Many firms pay tuition and fees toward continuing education requirements for their employees.

Nearly all architects work full time. Many work more than 50 hours per week. Working evenings and weekends is often necessary to meet deadlines.

Job Prospects

Employment of architects is projected to grow 24 percent from 2010 to 2020, faster than the average for all occupations.

Current demographic trends will result in a greater need for architects. As campus buildings age, many school districts and universities will build new facilities or renovate existing ones. The population of sunbelt states continues to grow, and residents there will need new places to live and work. As the population continues to live longer and baby boomers retire, there will be a need for more healthcare facilities, nursing homes, and retirement communities.

There should be demand for architects with knowledge of green design, also called sustainable design. Sustainable design emphasizes the efficient use of resources, such as energy and water conservation; waste and pollution reduction; and environmentally friendly design, specifications, and materials. Rising energy costs and increased concern about the environment have led to many new buildings being built green.

During the construction boom, some architecture firms outsourced the drafting of construction documents and basic design for large-scale commercial and residential projects to architecture firms overseas. Recently, however, this trend of outsourcing overseas has slowed considerably.

Job Prospects
With a growing number of students graduating with architectural degrees, applicants will experience competition for jobs. Competition for jobs will be especially strong at the most prestigious architectural firms. Although those who have completed internships will have an advantage, the best job opportunities will be for candidates who can distinguish themselves with their creativity.

Employment of architects is strongly tied to the activity of the construction industry. Therefore, these workers, especially the self-employed, may experience periods of unemployment when the overall level of construction falls.

Similar Occupations About this section

This table shows a list of occupations with job duties that are similar to those of architects.

Civil Engineers
Civil engineers design and supervise large construction projects, including roads, buildings, airports, tunnels, dams, bridges, and systems for water supply and sewage treatment.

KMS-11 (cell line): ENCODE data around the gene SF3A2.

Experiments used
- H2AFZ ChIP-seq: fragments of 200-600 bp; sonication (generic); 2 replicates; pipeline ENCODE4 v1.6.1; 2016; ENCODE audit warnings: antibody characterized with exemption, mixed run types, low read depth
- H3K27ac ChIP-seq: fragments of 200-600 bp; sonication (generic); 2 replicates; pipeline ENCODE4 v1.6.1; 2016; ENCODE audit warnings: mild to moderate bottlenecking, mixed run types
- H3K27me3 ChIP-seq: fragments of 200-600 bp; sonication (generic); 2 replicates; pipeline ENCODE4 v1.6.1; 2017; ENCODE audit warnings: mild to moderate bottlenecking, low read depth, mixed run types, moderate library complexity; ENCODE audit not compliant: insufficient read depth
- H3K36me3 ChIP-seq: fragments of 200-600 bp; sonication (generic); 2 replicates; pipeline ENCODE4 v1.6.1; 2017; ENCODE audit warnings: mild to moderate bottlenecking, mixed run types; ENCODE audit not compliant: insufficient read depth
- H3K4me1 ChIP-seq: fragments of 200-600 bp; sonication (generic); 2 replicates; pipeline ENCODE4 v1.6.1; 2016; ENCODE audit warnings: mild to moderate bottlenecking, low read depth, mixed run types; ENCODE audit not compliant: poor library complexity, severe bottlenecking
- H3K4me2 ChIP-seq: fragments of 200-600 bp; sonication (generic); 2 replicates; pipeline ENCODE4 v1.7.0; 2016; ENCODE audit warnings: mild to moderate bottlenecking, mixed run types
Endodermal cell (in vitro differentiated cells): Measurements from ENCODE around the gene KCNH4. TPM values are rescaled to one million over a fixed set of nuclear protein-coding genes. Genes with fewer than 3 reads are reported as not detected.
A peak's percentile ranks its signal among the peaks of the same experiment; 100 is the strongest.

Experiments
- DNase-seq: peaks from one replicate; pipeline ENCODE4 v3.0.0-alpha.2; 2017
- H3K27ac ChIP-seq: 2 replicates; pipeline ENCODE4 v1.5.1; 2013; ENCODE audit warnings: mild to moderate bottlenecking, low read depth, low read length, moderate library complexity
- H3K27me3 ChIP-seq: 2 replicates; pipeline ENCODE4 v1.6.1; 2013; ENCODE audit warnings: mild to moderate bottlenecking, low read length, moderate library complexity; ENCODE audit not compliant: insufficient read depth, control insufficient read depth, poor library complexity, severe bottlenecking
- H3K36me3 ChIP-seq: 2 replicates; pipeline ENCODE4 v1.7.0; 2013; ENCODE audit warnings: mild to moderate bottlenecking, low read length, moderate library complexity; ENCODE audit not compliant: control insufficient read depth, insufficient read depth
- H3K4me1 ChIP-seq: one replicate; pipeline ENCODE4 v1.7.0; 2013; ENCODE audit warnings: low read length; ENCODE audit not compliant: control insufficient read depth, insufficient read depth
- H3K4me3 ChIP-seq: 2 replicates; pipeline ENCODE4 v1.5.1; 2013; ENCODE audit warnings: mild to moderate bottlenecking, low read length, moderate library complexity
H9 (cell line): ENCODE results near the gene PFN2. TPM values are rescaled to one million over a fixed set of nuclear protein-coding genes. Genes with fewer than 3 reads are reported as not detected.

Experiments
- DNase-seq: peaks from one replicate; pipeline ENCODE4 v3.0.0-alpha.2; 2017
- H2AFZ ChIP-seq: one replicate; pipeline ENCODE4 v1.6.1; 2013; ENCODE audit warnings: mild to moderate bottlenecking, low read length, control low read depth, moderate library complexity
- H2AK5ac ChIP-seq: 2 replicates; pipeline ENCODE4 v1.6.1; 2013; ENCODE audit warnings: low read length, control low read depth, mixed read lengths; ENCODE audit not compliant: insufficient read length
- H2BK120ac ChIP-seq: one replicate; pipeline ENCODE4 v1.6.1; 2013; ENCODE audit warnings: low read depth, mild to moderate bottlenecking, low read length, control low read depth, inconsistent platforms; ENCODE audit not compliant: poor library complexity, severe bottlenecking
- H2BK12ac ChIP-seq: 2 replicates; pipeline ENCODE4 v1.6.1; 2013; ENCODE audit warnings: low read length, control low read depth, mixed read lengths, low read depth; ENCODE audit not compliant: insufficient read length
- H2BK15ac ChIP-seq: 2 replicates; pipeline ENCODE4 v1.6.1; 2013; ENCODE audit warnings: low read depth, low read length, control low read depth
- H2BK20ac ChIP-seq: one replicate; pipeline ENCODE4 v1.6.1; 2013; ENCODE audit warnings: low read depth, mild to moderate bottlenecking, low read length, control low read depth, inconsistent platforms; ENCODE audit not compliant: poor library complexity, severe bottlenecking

Bachelor’s degree $77,560

Construction Managers
Construction managers plan, coordinate, budget, and supervise construction projects from early development to completion.

Associate’s degree $83,860

Graphic Designers
Graphic designers create visual concepts, by hand or using computer software, to communicate ideas that inspire, inform, or captivate consumers. They help to make an organization recognizable by selecting color, images, or logo designs that represent a particular idea or identity to be used in advertising and promotions.

Bachelor’s degree $43,500

Industrial Designers
Industrial designers develop the concepts for manufactured products, such as cars, home appliances, and toys. They combine art, business, and engineering to make products that people use every day.

Bachelor’s degree $58,230

Interior Designers
Interior designers make interior spaces functional, safe, and beautiful for almost every type of building: offices, homes, airport terminals, shopping malls, and restaurants. They select and specify colors, finishes, fabrics, furniture, flooring and wallcoverings, lighting, and other materials to create useful and stylish interiors for buildings.

Bachelor’s degree $46,280

Landscape Architects
Landscape architects plan and design land areas for parks, recreational facilities, highways, airports, and other properties. Projects include subdivisions and commercial, industrial, and residential sites.

Bachelor’s degree $62,090

Urban and Regional Planners
Urban and regional planners develop plans and programs for the use of land. They use planning to create communities, accommodate growth, or revitalize physical facilities in towns, cities, counties, and metropolitan areas.

Master’s degree $63,040

U.S. Bureau of Labor Statistics | Office of Occupational Statistics and Employment Projections, PSB Suite 2135, 2 Massachusetts Avenue, NE Washington, DC 20212-0001